Childcare — what you need to know

Hannah Nicholas
Sunday, October 28, 2007
If you aren't lucky enough to have a willing grandparent or other family member to look after your little one when you go back to work, you'll need to get acquainted with the ins and outs of childcare. We cover most of what you'll need to know here.

Your options…

Long daycare centre
These centres are either privately operated or government funded and run according to a daily program with emphasis on learning and development. They open certain fixed hours of the day, Monday to Friday, and generally accept children aged from six weeks up to preschool age. (Some go up to school age and include preschool programs.) The number of children the centre can take depends on child-to-staff ratios. These vary between states but typically for children under two there is one staff member to five children and for children aged two-to-three there is one staff member to eight children.

Family day care
This type of care involves your child being looked after by a registered and licensed caregiver in their home. Carers often look after four to five children at the same time and in some cases their own children too.

Contact your local council for a list childcare centres and family day care providers in your area.

This is the most expensive childcare option as your child will be cared for one-on-one in your home. The qualifications of nannies can vary dramatically so hiring a nanny through a specialist agency is the best way to go. Some families opt to share a nanny with another family in order to be able to afford the advantages of this type of childcare.

Waiting lists/when to apply…
Yes, it's true — you can wait up to 12 months or longer for a place in a childcare centre. Popular centres can have waiting lists as long as two years. So the best thing to do is put your child down on a number of waiting lists as early as possible (yes, even if they are only a month or two old, as your first choice might not become available in time (if at all).

Costs of childcare…
Generally, the younger the child, the more expensive the care (especially for children under two). Nannies cost upwards of $17 an hour and you will have to provide holiday and sick pay and superannuation if you don't go through an agency. Long daycare centres charge anywhere from $40-$90 a day and you'll usually have to pay the full-day's fees even if the child only attends for a half day, is sick or you go on holiday. Fees for family day care are set by the individual carers. The typical fee range is $4 to $8 an hour.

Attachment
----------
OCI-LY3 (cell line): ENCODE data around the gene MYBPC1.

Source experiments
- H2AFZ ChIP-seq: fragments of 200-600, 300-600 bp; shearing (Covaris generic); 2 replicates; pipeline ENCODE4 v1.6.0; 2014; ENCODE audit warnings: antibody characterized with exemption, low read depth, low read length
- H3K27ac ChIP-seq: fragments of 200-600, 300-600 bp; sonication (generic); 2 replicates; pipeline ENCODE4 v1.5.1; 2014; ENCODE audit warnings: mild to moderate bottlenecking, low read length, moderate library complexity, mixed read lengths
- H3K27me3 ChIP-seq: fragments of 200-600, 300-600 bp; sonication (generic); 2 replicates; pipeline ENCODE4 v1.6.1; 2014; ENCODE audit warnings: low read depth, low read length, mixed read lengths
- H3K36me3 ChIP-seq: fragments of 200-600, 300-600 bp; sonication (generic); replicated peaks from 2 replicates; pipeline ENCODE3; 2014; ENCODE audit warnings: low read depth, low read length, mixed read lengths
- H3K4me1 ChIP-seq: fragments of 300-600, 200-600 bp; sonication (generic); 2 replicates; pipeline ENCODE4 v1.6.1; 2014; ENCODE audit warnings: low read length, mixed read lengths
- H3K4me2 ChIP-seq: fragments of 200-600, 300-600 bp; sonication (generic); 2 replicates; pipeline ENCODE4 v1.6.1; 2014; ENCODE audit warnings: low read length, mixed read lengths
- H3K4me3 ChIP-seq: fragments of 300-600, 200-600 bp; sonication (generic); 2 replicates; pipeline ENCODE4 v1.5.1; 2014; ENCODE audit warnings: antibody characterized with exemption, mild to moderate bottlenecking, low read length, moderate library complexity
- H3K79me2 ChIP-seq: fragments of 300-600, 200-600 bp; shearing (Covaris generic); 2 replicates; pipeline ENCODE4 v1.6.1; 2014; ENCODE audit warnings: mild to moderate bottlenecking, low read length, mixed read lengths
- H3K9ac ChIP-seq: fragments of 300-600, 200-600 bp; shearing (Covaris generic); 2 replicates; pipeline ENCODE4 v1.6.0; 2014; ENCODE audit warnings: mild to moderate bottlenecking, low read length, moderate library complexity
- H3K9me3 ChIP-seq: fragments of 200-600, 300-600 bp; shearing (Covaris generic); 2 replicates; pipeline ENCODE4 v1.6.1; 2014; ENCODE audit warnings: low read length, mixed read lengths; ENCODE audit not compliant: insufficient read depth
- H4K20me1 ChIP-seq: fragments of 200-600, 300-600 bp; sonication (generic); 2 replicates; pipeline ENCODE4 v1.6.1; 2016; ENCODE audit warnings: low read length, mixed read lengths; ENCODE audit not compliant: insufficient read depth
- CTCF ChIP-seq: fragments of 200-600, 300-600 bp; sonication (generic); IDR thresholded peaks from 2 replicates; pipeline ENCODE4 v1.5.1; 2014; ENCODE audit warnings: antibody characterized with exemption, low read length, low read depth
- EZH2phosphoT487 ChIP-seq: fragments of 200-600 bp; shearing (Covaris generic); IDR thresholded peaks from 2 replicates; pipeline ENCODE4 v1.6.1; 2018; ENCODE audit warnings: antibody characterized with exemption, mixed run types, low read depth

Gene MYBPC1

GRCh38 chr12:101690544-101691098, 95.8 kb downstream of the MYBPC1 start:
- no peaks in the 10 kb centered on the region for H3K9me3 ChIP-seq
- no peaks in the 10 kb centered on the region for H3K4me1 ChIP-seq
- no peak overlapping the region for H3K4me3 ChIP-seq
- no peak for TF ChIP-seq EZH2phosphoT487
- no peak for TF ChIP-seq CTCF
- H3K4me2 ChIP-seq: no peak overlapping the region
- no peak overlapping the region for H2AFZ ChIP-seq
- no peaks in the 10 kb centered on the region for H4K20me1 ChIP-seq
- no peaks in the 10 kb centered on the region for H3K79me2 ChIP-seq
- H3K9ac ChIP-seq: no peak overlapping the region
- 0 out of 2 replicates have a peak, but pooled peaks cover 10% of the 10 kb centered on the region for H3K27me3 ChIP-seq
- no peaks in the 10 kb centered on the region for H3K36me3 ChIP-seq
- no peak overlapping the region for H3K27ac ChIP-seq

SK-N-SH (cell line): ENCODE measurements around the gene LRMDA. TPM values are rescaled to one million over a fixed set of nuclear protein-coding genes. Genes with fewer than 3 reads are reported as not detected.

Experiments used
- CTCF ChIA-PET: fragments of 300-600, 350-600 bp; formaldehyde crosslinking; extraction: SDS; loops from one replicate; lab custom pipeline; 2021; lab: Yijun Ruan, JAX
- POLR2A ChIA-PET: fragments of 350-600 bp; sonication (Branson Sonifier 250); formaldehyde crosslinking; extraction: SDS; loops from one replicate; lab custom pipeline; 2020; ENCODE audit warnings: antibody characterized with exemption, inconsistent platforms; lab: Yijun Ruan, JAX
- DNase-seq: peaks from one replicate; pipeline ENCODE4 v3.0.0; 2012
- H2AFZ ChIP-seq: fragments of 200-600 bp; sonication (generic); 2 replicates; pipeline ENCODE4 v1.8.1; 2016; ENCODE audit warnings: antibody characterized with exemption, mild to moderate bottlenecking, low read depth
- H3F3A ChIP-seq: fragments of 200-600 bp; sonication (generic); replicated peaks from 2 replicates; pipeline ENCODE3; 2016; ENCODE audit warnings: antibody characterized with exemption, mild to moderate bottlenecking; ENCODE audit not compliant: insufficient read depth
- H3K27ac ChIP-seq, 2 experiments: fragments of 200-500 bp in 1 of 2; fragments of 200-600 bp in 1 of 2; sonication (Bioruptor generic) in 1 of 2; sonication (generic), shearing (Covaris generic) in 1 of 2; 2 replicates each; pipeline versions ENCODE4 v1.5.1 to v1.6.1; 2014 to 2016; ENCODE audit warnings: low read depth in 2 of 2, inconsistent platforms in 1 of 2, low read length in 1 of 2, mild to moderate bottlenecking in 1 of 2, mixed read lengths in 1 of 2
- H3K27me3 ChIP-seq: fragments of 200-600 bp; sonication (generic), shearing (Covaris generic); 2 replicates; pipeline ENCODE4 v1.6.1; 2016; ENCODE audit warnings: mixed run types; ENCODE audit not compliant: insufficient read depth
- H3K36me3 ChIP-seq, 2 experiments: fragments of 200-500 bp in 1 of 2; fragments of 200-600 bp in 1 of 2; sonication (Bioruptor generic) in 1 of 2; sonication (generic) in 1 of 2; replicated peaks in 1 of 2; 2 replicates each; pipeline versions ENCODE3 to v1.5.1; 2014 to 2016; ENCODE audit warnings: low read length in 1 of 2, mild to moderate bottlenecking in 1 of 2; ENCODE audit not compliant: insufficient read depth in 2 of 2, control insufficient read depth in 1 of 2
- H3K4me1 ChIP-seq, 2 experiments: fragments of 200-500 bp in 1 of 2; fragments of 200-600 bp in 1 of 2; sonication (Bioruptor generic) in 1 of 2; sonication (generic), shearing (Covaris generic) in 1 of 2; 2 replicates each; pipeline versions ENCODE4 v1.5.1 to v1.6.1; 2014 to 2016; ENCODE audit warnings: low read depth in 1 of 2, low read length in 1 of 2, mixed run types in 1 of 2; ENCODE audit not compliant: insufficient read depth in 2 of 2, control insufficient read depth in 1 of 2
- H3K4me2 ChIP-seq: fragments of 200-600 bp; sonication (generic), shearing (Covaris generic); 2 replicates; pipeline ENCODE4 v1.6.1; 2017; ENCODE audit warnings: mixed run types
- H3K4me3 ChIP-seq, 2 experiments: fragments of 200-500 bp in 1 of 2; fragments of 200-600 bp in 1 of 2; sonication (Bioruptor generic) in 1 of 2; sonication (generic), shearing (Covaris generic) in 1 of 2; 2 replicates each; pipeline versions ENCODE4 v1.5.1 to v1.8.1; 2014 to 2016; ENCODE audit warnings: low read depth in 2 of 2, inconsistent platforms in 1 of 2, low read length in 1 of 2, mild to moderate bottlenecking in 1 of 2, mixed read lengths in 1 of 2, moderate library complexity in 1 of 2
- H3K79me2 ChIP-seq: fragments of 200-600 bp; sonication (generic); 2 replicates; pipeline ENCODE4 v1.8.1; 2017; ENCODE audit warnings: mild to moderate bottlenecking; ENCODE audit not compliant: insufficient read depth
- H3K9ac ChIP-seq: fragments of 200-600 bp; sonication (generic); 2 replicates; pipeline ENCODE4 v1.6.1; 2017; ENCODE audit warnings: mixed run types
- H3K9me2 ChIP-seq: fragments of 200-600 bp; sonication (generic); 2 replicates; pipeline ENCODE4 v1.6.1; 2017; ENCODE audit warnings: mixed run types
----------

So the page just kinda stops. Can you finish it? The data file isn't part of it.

What to look for…
All licensed childcare providers have to abide by government policies and guidelines. These relate to staff qualifications, staff-to-child ratios, safety and environment. Written material covering all these aspects should be attainable from the individual centre.

Go to the centres themselves (visit each one a few times and at different times of the day and make sure you take your child with you) and check out the premises and staff in action. The important questions to ask yourself include:

  • What is the centre's program (including indoor and outdoor activities, food and sleep routines)?
  • Is the centre reasonably clean?
  • Do the children appear to be having a good time?
  • What condition are the toys and play equipment in?
  • Is there lots of space to play inside and out?
  • Is there a shady outdoor area? Are the kids outside wearing hats?
  • How are the staff treating the children (look for children who are crying and staff reactions)?
  • Does the centre look like it runs smoothly?
  • What activities/learning opportunities does the centre run for children?
  • What sort of meals/snacks do they serve?

Ask about these important things, too:

  • What are the hours, fees and number of children per age group?
  • What happens when my child is sick?
  • Will I pay for days we don't attend?
  • What happens if I'm late for pick-up?
  • What do I need to pack for my child?

Get recommendations from friends and family but remember, one parent's idea of a great centre can be another's nightmare. Often your first impressions are the best indicator of whether your child would be happy there.

If you're looking for a nanny or family day care provider, you need to look closely at the individual caregiver and whether that person has the right personality/values to look after your child.

Ask them the following types of questions:

  • Their qualifications and past experience (including first-aid and CPR).
  • What is their approach to childcare?
  • Why they like children?
  • What games/activities would they play with your child?
  • Their ideas on discipline and dealing with difficult behaviour.
  • What kinds of parents do they like to work for?
  • Ask them about different scenarios and how they would react (ie. what they'd do in an emergency, if your child started to develop a fever or your baby had been crying for hours on end).

Importantly, see how the individual bonds with your child and how your child reacts to them. You might want to meet with them a few times. With family day care providers, you'll need to visit their home too, to see the environment your child will be in.

Hot tips for parents…

  • Start your child in care before you go back to work (ie. One to two weeks beforehand) so you can be around to help with any settling issues.
  • Some parents believe it's better to start a child in daycare during the spring/summer months to avoid catching lots of bugs during colder weather.
  • Make sure the type of care or the carer you choose fits in with your parenting and family values.
  • You might be able to get a reduction on your childcare costs through the government. Contact your nearest Family Assistance Office for more information.

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